I really don’t know what my final verdict is on this book. It was hilarious and it was terrible, often within a paragraph of each other.
Gorgeous gave me mental whiplash and it’s frustrating as hell trying to sort out what I thought. (Profanity and gifs ahead, I express strong feelings much better with salty language and amusing moving pictures, also if profanity bothers you, this book is not for you.)
It’s one part biting satire, one part metaphorical fairytale parody, one part lifestyles of the rich and famous and one part hot mess. When it works, it works so well I was laughing outloud thinking ‘how can I entertain the idea of not liking this book?’ and when it’s not working I was ready to throw it across the room howling ‘ YOU ARE THE WOOOOORST!’
Seriously, here’s a screenshot of my notes:
(Yes, I talk to myself in all caps.
Once again: Do not read the above summary unless you have either read up to this point, or you do not care about learning of certain (important) developments in advance. This review, however, does not contain any spoilers.
I will be honest. At this point in the series, I am far too deep into things to review these books with any degree of objectivity. If you’ve made it this far, you’re in it for the long run. If you haven’t, well, you’re like as not never going to be.
That being said, let’s take a look at Martin’s latest monster.
A Dance with Dragons is an interesting installment, as it acts both as a compliment and a sequel to A Feast for Crows. The first half or so takes place concurrently with the events of the previous book, providing the viewpoints of those characters who were then absent (to the general rage of the fanbase).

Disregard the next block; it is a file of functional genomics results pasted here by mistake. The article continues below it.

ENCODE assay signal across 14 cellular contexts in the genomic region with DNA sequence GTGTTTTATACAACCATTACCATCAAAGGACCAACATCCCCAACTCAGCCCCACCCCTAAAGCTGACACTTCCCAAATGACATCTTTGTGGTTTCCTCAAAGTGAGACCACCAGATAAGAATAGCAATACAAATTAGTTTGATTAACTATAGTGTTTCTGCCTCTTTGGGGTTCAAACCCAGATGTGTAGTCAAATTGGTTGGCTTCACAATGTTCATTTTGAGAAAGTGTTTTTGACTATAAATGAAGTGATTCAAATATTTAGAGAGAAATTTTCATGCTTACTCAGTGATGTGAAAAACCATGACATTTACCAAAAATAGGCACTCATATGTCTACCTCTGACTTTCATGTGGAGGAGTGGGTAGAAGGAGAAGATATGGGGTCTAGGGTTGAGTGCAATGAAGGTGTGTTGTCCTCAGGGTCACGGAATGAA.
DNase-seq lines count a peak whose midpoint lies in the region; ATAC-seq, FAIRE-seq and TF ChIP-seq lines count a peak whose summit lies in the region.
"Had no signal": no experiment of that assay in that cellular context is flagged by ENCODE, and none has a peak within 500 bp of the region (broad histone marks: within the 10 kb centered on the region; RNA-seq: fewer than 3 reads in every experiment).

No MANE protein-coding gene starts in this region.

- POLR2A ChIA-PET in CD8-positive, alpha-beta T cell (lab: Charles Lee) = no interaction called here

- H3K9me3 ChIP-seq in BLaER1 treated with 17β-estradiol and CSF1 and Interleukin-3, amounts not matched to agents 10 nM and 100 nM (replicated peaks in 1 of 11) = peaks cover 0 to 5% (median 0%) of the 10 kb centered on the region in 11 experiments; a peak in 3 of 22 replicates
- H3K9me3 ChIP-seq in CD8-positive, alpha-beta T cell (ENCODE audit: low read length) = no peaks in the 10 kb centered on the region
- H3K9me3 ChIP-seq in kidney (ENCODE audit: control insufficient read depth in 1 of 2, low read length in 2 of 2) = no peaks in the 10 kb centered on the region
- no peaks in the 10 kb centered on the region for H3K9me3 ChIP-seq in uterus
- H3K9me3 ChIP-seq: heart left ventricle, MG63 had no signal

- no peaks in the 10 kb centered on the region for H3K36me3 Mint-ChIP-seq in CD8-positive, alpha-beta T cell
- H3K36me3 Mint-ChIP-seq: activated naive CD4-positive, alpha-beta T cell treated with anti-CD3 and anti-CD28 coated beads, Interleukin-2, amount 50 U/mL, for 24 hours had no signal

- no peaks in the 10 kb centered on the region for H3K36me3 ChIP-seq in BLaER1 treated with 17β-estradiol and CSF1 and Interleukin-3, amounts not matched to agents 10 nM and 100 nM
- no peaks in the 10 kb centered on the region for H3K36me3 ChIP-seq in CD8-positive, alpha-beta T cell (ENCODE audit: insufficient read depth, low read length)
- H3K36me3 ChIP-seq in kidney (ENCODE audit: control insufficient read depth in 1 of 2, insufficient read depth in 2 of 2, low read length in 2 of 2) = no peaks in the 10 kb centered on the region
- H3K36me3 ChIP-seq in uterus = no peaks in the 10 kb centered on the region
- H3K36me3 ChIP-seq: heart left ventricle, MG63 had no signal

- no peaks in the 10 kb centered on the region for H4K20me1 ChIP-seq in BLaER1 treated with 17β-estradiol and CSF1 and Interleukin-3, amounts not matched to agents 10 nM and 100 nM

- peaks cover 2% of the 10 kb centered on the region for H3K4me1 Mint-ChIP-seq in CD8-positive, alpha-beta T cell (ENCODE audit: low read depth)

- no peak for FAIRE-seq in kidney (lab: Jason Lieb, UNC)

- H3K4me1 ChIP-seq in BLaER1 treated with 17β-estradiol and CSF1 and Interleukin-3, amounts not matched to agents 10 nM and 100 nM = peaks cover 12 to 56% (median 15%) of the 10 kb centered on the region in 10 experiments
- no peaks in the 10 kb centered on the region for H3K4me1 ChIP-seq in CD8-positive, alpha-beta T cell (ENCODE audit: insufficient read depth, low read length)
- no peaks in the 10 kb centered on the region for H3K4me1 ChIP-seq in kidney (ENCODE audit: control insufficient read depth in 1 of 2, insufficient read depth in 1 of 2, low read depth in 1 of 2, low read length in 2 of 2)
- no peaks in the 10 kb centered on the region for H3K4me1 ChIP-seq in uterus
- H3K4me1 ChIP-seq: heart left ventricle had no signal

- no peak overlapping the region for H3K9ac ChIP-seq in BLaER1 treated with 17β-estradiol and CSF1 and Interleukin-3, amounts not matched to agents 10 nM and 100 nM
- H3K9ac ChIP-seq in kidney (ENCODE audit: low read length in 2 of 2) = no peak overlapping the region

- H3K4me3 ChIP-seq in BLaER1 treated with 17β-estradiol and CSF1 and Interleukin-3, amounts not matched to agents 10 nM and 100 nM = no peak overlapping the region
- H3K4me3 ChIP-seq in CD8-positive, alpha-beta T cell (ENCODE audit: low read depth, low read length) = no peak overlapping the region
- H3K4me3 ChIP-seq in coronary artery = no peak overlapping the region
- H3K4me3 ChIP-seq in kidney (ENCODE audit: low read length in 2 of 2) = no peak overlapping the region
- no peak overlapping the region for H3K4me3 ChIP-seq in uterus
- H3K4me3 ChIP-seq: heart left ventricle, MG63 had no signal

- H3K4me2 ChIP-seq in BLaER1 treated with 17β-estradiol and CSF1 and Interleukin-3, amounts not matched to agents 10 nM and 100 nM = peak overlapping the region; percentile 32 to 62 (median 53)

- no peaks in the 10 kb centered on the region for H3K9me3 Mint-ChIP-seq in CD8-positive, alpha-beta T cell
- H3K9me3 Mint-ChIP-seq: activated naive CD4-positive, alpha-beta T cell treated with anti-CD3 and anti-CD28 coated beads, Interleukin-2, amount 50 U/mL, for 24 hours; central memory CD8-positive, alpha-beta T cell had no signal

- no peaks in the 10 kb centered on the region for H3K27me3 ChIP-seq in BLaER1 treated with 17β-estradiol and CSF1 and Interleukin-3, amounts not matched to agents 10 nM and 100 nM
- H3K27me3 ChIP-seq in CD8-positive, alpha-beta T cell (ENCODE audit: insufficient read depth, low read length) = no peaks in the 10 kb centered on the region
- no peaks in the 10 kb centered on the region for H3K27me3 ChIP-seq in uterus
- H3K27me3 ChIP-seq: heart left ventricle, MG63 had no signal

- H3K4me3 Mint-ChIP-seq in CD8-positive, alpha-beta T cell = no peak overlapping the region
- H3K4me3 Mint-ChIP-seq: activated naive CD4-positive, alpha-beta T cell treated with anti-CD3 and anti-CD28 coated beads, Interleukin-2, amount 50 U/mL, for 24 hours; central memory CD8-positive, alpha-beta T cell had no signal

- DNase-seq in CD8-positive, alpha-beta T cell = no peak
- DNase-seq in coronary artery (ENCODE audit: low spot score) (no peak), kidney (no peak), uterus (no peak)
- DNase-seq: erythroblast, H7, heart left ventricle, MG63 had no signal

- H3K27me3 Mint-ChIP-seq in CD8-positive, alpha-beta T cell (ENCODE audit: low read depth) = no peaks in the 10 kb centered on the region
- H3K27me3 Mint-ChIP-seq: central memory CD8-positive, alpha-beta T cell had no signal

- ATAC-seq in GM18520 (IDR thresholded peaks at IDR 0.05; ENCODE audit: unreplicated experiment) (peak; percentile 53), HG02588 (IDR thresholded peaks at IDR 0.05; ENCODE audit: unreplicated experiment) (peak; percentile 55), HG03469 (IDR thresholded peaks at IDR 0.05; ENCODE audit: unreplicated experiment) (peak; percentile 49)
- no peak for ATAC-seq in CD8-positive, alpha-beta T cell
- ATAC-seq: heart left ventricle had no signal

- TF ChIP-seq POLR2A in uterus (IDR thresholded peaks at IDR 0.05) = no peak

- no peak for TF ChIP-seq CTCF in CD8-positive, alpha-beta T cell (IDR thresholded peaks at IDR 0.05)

Have you read Croak? If not, you should probably do so ASAP because it is all kinds of awesome.
You may not be aware, but she has some pretty high standards (much higher than mine) and excellent taste, so I went in with high hopes. As you can see, I was not disappointed.
Croak is one of those excessively witty books that you either wholeheartedly respond to or end up feeling like it was tediously overdone. It felt kind of Sarah Rees Brennan-ish, but with more rage (which I, personally, respond to.)
As you may have gathered from the summary, Lex is a speshul snowflake. But her speshul snowflake-ness manifests itself in a delightfully unusual way. A formerly kind, sweet girl, Lex presently finds herself continually overcome with massive amounts of anger for little to no reason.
Lev Grossman’s The Magicians is marketed as the sort of antithesis to the Harry Potter franchise, promising a more mature and gritty approach to sorcery in the modern age.
And, in some respects, I suppose it succeeds in doing just that. Despite the many spells and fantastical scenarios, however, there’s a rather unfortunate lack of magic here.
Now, I adore Rowling’s work. Her defining tale of wizardry is like to forever be my most treasured series, and I look forward to rereading it come every year or two and discovering anew just how delightful her writing and imagination consistently proves to be. Despite its status as a “children’s series,” Harry Potter is a defining and beautiful example of how some stories can be universally endearing no matter what your age or typical taste in literature.
Grossman’s apparent determination to counter such a cultural icon, consequently, is off-putting, primarily because it feels unnecessarily mean-spirited.
Pop culture is my native language, so let me break it down for you like this: The Enchanter Heir is basically X Men populated with Tolkienesque characters, running around playing an urban Parkour version of Clue. The plot is a multilayered political murder mystery. Everyone seems to have a different agenda and is playing their cards close to their chests. You have ambiguous villainous types, luthiers (guitar-makers, yay for learning new words,) zombie ghosts and a ninja assassin strike team operating out of a boarding school.
Doesn’t this look awesome?
You should know going in that this is a reboot of a trilogy and though it’s helpful to have read the previous books, it’s not totally necessary. Cinda Williams Chima recovers the important facts, so don’t be afraid to dive in. Unless you’re nuts about spoilers, because it will reveal how some of the plot-lines were tied up. For those of you looking for a refresher, Cinda has a pretty helpful guide to the series on her website.
I’m sorry you guys but I did not like this book. I tried, I really did. It came highly recommended and I went in with a good attitude but the best intentions in the world wouldn’t have been enough to make Ruby Red work for me.